Stories concerning the trials of Nigerian immigrants have made the rounds for years. Mid-discussion, people ask, why relocate to another country when there’s a great chance you’ll be treated like dirt? The answer mostly remains why not? Most people see anything outside Nigeria as a better option.
Some people are lucky to be born abroad; they can return whenever they want. Others win visa lotteries, and some get jobs which allow them leave the motherland. This last scenario was the case for Doctor Adebiyi Bamidele and his family who migrate to Canada in search of better opportunities. But as many people know, Canada is not all champagne and roses.
As years fly past, Adebiyi realizes how difficult it is to get back into medical practice. His wife grows restless, dissatisfied with her seemingly tepid life, and his children find career paths—photography and broadcasting—which Adebiyi thinks will not help them make enough money to rise above the second class citizen label.
Afolabi Opanubi’s Resemblance, told at first from Abosede’s (Adebiyi’s daughter) point of view, explores the vibrant Canadian art, photography, and fashion industry. I love that her life as a blossoming photographer is painted in such a colorful manner.
We soon head down to Nigeria with Abosede, her brother, and father, Adebiyi, who has had a lapse in his memory and can’t quite remember his family. The reason for his forgetfulness? He sustained a head injury in prison after he was jailed for murder.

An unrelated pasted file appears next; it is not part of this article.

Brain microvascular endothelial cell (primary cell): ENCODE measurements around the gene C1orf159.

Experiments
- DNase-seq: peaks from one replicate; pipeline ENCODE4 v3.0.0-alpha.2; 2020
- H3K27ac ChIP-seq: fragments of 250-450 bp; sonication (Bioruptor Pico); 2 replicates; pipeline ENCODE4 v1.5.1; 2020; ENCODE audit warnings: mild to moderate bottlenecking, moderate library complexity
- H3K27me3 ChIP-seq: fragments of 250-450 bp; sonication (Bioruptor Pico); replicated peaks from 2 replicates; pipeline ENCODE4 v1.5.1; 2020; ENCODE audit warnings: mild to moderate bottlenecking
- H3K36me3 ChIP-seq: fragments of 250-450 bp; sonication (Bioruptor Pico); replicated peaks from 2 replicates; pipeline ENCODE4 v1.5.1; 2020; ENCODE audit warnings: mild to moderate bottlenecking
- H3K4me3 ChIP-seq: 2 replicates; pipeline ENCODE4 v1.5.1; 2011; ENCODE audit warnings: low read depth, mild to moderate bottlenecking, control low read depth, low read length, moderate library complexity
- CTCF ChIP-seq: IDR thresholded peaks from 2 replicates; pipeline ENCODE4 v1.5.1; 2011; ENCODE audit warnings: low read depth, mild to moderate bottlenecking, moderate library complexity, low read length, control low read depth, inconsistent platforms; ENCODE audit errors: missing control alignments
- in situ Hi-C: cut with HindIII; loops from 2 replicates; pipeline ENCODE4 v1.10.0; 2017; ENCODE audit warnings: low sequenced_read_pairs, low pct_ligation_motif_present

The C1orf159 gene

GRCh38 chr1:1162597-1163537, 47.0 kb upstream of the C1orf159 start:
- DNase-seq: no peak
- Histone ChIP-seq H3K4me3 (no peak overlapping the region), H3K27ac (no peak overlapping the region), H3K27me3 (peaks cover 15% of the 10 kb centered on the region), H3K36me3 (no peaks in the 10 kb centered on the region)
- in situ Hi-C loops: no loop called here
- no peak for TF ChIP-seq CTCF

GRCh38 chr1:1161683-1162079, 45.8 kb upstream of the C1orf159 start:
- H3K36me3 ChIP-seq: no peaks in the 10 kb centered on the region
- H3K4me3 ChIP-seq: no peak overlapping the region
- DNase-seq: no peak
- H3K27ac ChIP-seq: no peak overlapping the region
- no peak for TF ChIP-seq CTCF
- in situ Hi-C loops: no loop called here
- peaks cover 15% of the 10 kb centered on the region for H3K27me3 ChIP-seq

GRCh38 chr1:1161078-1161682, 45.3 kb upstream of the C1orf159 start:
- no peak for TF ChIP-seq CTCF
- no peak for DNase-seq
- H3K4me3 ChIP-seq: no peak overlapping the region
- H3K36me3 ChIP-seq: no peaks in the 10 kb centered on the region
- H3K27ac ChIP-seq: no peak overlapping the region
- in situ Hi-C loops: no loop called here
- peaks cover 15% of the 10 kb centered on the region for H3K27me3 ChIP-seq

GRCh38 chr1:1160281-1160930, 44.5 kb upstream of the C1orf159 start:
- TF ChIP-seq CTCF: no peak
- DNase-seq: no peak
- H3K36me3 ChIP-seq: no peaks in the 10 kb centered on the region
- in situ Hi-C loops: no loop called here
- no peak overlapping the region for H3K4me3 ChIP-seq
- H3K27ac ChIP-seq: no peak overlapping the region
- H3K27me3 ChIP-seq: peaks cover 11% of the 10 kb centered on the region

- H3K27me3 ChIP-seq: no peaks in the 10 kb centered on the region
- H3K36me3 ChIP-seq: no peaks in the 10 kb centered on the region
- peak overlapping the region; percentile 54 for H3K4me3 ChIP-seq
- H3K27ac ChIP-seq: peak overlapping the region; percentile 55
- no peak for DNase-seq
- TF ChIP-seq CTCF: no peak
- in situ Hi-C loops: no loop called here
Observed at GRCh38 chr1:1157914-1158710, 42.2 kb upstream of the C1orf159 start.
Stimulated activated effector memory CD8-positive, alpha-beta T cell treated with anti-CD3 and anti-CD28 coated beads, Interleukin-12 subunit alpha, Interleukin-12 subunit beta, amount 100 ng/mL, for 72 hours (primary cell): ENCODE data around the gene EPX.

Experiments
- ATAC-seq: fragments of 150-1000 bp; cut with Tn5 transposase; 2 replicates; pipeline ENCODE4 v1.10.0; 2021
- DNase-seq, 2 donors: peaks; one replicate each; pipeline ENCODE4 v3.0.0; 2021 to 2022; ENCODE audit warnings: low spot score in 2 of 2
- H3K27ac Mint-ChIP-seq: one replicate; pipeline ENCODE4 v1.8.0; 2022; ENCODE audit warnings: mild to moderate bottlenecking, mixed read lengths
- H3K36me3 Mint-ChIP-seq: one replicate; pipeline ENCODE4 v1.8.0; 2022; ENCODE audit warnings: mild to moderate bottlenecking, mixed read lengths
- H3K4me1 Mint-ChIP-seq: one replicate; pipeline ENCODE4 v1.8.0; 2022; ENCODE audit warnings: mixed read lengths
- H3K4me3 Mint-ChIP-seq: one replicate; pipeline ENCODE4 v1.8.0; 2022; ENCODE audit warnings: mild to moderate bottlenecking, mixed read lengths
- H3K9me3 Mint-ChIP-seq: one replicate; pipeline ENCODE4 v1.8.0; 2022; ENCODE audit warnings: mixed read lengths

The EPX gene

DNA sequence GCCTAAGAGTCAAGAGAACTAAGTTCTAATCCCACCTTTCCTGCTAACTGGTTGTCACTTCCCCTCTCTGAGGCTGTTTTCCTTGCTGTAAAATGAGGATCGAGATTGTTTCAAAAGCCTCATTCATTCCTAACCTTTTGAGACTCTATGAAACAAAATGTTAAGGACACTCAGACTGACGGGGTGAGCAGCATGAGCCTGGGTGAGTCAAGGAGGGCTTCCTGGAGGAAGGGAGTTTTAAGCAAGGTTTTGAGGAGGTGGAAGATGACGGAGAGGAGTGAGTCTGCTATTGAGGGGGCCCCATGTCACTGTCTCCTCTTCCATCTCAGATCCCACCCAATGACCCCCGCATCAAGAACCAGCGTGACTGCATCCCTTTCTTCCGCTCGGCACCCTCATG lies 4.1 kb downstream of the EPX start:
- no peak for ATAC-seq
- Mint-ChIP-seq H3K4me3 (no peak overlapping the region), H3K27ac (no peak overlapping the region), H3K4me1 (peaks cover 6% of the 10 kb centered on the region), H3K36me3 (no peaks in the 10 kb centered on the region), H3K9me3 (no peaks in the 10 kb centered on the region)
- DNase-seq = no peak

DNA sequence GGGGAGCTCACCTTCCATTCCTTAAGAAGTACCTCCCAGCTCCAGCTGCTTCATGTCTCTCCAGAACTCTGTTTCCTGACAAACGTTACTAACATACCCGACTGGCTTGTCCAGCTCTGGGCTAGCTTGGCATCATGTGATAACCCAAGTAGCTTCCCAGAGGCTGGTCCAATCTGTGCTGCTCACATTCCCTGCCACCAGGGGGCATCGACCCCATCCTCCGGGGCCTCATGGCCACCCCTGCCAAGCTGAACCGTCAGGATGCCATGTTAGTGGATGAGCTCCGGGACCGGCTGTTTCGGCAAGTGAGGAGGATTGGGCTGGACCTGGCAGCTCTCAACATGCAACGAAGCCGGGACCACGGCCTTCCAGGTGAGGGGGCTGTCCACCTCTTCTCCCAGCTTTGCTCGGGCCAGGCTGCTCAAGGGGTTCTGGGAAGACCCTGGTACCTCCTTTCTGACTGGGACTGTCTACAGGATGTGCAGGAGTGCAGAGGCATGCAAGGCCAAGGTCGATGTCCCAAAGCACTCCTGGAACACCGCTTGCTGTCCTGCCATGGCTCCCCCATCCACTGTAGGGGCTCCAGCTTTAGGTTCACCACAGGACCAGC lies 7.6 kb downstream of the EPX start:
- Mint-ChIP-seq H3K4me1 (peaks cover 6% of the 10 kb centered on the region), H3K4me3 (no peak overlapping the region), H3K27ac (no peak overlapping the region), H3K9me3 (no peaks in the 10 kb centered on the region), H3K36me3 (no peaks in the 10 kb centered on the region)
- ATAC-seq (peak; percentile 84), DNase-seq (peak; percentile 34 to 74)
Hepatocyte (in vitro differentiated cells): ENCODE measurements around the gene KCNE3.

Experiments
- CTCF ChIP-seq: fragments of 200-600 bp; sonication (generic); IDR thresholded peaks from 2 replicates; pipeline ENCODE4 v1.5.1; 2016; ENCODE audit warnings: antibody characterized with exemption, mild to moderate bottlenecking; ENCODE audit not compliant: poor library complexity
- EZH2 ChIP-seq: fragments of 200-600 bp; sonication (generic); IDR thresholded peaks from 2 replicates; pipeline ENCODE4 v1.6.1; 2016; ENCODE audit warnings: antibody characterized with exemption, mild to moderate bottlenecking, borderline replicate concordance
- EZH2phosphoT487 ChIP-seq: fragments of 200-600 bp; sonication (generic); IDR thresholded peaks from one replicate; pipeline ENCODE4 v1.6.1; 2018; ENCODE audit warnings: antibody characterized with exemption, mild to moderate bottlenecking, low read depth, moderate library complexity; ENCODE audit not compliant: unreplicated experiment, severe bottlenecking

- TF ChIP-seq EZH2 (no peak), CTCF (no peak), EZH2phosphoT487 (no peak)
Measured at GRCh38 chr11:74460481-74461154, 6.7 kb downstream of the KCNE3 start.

Through the family’s eyes we board a time train through Lagos and Port-Harcourt and watch these places evolve over the years. It gave me a nostalgic feeling, this recounting of the past, because I grew up in both cities and had to leave and return several times over the years.
Afolabi Opanubi is skilled in the art of immersion—something I’ve tagged as the ability to dunk readers in a story so they live through the characters. There is no pretense in the author’s words; no flouncy long descriptions that come out sounding lifeless instead of poetic. Writing that way is an art not everyone can pull off convincingly.
In Opanubi’s Resemblance the concept of home is explored in varying degrees. For some, home is where the dough is, every other thing is secondary. Others see home as where there’s acceptance, a community of like-minded individuals, and a feeling of belonging. For some, there is no home. Finding home is a something they never bother with.
The Bamideles paint an intense picture of parenthood, the immigrant experience, and the journey to self-realization. Want to find out more about them? Buy a copy of Resemblance at OkadaBooks. Wouldn’t you like the sauce on the murder and whether Adebiyi regained his memory?
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Chiamaka Onu-Okpara is a freelance editor with an absolute love for anything weird. When she isn’t wading through punctuation errors, she binge-watches cartoons and writes speculative fiction.
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